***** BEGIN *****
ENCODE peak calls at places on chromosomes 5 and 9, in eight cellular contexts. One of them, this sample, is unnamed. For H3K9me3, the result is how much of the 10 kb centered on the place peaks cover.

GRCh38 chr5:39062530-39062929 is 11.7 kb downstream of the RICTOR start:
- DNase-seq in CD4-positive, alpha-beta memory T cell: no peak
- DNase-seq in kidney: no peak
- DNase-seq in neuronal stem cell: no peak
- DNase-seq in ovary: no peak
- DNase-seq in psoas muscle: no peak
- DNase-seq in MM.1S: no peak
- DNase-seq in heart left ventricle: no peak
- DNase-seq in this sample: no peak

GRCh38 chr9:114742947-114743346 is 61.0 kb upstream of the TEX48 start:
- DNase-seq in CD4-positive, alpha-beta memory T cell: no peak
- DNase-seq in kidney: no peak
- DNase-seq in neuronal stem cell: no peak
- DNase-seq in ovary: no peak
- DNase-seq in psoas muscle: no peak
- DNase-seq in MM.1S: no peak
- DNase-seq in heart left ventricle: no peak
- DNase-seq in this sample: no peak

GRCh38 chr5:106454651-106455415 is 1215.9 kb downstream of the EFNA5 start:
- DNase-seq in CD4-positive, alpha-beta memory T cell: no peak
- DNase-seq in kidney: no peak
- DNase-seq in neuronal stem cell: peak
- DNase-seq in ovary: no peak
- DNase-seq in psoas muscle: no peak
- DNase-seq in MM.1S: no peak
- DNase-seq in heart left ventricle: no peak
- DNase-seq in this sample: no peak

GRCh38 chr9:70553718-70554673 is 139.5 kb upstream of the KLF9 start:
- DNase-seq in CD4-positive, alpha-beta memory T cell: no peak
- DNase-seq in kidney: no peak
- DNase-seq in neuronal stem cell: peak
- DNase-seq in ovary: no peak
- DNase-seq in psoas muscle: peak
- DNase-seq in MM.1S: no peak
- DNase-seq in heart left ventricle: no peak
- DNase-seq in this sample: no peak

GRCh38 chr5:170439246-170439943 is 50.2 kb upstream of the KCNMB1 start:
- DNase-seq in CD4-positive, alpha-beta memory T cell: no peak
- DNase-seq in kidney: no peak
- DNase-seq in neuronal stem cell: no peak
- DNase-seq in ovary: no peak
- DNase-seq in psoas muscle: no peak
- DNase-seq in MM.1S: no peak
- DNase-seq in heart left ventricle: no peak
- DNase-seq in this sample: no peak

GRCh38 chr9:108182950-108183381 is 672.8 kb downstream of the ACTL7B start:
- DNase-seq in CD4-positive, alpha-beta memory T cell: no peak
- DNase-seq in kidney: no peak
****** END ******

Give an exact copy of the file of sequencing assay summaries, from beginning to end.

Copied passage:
ENCODE peak calls at places on chromosomes 5 and 9, in eight cellular contexts. One of them, this sample, is unnamed. For H3K9me3, the result is how much of the 10 kb centered on the place peaks cover.

GRCh38 chr5:39062530-39062929 is 11.7 kb downstream of the RICTOR start:
- DNase-seq in CD4-positive, alpha-beta memory T cell: no peak
- DNase-seq in kidney: no peak
- DNase-seq in neuronal stem cell: no peak
- DNase-seq in ovary: no peak
- DNase-seq in psoas muscle: no peak
- DNase-seq in MM.1S: no peak
- DNase-seq in heart left ventricle: no peak
- DNase-seq in this sample: no peak

GRCh38 chr9:114742947-114743346 is 61.0 kb upstream of the TEX48 start:
- DNase-seq in CD4-positive, alpha-beta memory T cell: no peak
- DNase-seq in kidney: no peak
- DNase-seq in neuronal stem cell: no peak
- DNase-seq in ovary: no peak
- DNase-seq in psoas muscle: no peak
- DNase-seq in MM.1S: no peak
- DNase-seq in heart left ventricle: no peak
- DNase-seq in this sample: no peak

GRCh38 chr5:106454651-106455415 is 1215.9 kb downstream of the EFNA5 start:
- DNase-seq in CD4-positive, alpha-beta memory T cell: no peak
- DNase-seq in kidney: no peak
- DNase-seq in neuronal stem cell: peak
- DNase-seq in ovary: no peak
- DNase-seq in psoas muscle: no peak
- DNase-seq in MM.1S: no peak
- DNase-seq in heart left ventricle: no peak
- DNase-seq in this sample: no peak

GRCh38 chr9:70553718-70554673 is 139.5 kb upstream of the KLF9 start:
- DNase-seq in CD4-positive, alpha-beta memory T cell: no peak
- DNase-seq in kidney: no peak
- DNase-seq in neuronal stem cell: peak
- DNase-seq in ovary: no peak
- DNase-seq in psoas muscle: peak
- DNase-seq in MM.1S: no peak
- DNase-seq in heart left ventricle: no peak
- DNase-seq in this sample: no peak

GRCh38 chr5:170439246-170439943 is 50.2 kb upstream of the KCNMB1 start:
- DNase-seq in CD4-positive, alpha-beta memory T cell: no peak
- DNase-seq in kidney: no peak
- DNase-seq in neuronal stem cell: no peak
- DNase-seq in ovary: no peak
- DNase-seq in psoas muscle: no peak
- DNase-seq in MM.1S: no peak
- DNase-seq in heart left ventricle: no peak
- DNase-seq in this sample: no peak

GRCh38 chr9:108182950-108183381 is 672.8 kb downstream of the ACTL7B start:
- DNase-seq in CD4-positive, alpha-beta memory T cell: no peak
- DNase-seq in kidney: no peak